Comparison of 810 nm and 1064 nm wavelengths for interstitial laser photocoagulation in rabbit brain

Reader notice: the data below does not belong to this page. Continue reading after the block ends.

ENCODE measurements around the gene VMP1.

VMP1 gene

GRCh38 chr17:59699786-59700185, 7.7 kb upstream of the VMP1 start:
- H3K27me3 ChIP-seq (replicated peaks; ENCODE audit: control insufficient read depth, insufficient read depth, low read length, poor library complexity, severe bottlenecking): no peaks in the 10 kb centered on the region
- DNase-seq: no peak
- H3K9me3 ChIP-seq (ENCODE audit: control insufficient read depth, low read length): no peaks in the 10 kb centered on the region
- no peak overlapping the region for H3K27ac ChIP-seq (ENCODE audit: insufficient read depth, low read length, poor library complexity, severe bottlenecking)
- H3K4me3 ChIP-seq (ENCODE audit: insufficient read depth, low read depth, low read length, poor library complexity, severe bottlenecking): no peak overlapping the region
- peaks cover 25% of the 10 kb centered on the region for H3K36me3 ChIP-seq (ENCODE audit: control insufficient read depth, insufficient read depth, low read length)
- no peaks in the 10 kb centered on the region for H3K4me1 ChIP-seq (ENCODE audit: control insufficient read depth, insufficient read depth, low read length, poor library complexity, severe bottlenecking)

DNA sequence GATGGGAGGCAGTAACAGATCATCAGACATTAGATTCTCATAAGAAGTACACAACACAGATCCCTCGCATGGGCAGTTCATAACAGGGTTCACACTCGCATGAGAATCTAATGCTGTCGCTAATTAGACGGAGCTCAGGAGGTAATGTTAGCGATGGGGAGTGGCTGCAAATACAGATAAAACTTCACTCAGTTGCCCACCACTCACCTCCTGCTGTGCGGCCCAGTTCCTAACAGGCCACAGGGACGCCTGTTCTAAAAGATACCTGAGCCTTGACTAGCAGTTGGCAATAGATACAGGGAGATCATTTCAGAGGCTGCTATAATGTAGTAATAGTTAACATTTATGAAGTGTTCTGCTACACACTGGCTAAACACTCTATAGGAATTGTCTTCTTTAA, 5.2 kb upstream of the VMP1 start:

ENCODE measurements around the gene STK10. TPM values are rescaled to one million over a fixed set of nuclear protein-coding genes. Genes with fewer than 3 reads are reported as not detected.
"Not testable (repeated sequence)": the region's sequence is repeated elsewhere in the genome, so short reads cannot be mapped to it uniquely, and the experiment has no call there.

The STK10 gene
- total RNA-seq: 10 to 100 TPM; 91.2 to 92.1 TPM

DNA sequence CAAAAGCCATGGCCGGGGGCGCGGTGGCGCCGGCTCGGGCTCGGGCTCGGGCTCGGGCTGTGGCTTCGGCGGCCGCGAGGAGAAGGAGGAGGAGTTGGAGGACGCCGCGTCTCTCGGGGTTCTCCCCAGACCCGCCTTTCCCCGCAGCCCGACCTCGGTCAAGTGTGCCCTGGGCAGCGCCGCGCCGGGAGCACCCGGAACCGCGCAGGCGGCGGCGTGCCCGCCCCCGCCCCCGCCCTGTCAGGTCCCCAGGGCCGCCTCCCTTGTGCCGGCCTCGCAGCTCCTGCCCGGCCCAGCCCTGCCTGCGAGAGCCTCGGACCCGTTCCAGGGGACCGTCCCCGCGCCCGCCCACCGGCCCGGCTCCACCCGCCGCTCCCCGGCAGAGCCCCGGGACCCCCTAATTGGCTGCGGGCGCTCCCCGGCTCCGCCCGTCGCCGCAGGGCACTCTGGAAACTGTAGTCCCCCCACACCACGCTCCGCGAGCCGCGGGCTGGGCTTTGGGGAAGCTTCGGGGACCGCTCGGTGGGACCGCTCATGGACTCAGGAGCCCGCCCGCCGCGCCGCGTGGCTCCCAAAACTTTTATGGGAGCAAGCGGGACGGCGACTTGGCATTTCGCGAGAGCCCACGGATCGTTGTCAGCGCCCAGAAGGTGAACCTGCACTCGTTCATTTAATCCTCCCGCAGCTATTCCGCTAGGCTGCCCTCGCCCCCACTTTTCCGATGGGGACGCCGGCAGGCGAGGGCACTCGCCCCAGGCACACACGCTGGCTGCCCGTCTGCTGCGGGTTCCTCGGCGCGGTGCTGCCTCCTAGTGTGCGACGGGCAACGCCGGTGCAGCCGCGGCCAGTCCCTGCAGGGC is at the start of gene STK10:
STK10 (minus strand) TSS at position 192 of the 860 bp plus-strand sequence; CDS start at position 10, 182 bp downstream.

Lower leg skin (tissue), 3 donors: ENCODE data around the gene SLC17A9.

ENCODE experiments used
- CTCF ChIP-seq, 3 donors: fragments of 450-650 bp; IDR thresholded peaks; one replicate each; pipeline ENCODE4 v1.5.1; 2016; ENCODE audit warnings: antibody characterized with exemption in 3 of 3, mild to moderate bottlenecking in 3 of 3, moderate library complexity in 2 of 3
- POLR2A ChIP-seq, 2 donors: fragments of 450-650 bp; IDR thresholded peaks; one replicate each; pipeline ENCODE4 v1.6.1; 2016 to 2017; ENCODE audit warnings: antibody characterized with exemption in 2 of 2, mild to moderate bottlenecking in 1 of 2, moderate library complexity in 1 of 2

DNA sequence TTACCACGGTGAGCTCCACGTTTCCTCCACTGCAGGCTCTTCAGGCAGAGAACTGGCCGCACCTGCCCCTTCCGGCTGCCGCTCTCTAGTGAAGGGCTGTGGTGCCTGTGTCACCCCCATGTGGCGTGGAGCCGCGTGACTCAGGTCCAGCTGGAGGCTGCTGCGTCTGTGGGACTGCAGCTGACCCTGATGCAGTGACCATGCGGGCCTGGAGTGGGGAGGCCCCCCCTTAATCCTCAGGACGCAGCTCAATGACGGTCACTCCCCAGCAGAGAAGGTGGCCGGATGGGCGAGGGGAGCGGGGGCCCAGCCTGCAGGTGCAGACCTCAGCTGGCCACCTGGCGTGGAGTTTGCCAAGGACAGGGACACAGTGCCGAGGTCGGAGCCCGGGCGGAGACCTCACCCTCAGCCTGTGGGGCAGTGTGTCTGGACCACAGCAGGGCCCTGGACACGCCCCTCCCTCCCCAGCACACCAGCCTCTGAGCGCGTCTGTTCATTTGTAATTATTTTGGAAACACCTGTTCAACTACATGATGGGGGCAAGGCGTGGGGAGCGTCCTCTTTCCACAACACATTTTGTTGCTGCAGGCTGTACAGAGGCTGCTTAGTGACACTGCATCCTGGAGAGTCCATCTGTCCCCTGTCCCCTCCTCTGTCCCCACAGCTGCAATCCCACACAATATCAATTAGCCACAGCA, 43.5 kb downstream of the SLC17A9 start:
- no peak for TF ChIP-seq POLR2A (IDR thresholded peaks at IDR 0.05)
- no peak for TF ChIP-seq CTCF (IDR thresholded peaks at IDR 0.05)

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BACKGROUND AND OBJECTIVE: This laboratory animal study is a comparison of Nd:YAG 1064 nm and diode 810 nm laser wavelengths in brain interstitial laser photocoagulation (ILP). Specific goals were to identify potential complications and physical characteristics of the thermal damage at both wavelengths prior to undertaking a clinical trial in humans. STUDY DESIGN/MATERIALS AND METHODS: A total of 41 ILP illuminations were performed in vivo in the brains of 33 anesthetized rabbits using plane-cut fiber tips implanted directly or through catheters, and diffusing fiber tips. Delivered powers ranged from 1.1 to 4.2 W. Exposures ranged from 300 to 900 s. Survival ranged from 0 to 48 h. Experiments were performed in animals with and without VX-2 brain tumors. RESULTS: Thermal damage from 1.1 W at 810 nm was similar to that from 1.6 W at 1064 nm, but more pronounced. With plane-cut fiber tips, there was a greater propensity for severe physical effects (smoke, charring, bubbling, surface damage) at 810 nm than at 1064 nm, yet hemorrhage, thrombosis and vapor dissemination were observed at both wavelengths, in both normal brain and tumor. CONCLUSIONS: For ILP in brain, 1064 nm may be better suited than 810 nm, although both are questionable with plane-cut-fiber tips. Compactness and portability may be the only valid reasons for using laser diodes operating around 810 nm. At 1064 nm, the power delivered from plane-cut fiber tips should be less than 1.5 W, necessitating long exposures, or else an open catheter should be used. Fiber tips with distributed emission may be preferred, provided structural integrity can be maintained.
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